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Llangollen is in Denbighshire in Wales.

Get in[edit]

The best way to arrive in Llangollen is by car or bus. The A5 (from London to Holyhead) runs through the town. It's worth noting that on busy weekends the car parks within the town centre quickly fill (both short and long term), and the narrow streets slow to a crawl, so during these times, it's advisable to take public transport to access the local attractions: there is also a bus service from Oswestry, about 15 miles away. By train you can reach either Chirk, or Ruabon, from there check for local bus's to complete the journey into Llangollen.

Get around[edit]

Llangollen is a small town and all the tourist attractions can be reached on foot. The town centre basically consists of one main street running between the A5 and A539, most of the other roads lead off this. There is cheap car-parking in the town-centre, just off the main street, but note that on busy weekends and holidays, it fills quickly.

See[edit][add listing]

  • As you approach the town you'll see the Pontcysyllte aqueduct [1] carrying the Ellesmere Canal over the River Dee, its over a 100 feet high and a 1000 long. The aqueduct is quite an impressive sight, especially when you consider that it was built over 200 years ago.
  • There is a ruined castle, Dinas Bran, just outside the town. It is an open site (i.e. no admission charge), and the view is worth the long walk/climb. Just behind the main stretch, on the other side of the canal, is the beginning of the walking path leading up, perpendicular to the canal. There are signs for Offa's Dyke, though this too leads to the castle.
  • Visit Plas Newydd a half-timbered black and white house in its own grounds. The inside has been intricately carved and looks surreal to say the least!

Do[edit][add listing]

  • Every year Llangollen hosts an International Eisteddfod where people from all over the world take part in musical and dancing competitions. [2]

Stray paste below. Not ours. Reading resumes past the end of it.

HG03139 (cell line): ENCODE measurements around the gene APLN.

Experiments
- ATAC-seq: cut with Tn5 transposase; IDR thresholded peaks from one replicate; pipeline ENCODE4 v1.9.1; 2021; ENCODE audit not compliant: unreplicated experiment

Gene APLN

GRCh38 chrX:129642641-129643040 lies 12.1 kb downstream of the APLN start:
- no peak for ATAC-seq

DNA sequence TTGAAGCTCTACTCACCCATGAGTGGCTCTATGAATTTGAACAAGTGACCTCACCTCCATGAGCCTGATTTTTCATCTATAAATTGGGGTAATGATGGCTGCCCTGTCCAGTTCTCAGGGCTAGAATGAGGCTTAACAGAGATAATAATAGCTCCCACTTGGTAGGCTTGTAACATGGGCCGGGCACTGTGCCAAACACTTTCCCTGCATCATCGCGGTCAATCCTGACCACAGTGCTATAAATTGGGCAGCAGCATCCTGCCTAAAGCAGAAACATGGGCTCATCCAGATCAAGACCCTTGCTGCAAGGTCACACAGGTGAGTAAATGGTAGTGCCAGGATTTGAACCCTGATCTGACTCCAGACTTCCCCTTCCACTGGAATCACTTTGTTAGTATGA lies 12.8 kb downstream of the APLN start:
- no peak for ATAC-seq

• The Llangollen Steam Railway[3] departs from the station in the town. You can enjoy a 3-course meal on the train or just go for the ride.
  • Horse-drawn canal boats are available 50 meters from the town center at weekends and during the summer. Make sure you sit on the right side of the boat and then you'll be able to look over the side and down a 100ft drop as you pass over the Pontcysyllte aqueduct!
  • The fast flowing and rocky River Dee is popular with canoeists. You'll have to bring your own canoe though.

Buy[edit][add listing]

The town has the usual selection of gift shops that you'd expect to find in Wales. There are several antique shops.

Eat[edit][add listing]

The town has a wide selection of restaurant types, including Indian, Italian and Chinese.

The Corn Mill - Probably the best restaurant in town, a little on the expensive side but with great views of the river and the steam railway opposite. It is perfect for an evening meal and a drink or a quick lunchtime snack.

Drink[edit][add listing]

Most of the pubs are worth a visit. The Bridge End Hotel is popular with decent food and drinks offers.

Sleep[edit][add listing]

  • There are a number of cheap Bed & Breakfasts in the town.
  • The Wynnstay, Smithfield and Bridge End Hotels also offer cheap Bed & Breakfast accommodations.
  • The Chainbridge Hotel and Wild Pheasant Hotel just outside the town are more up-market.

Get out[edit]

Carry on along the A539 - you'll end up going through the scenic horse-shoe pass [4] and the at the peak The Ponderosa Cafe Complex [5], though avoid this if you don't like heights!

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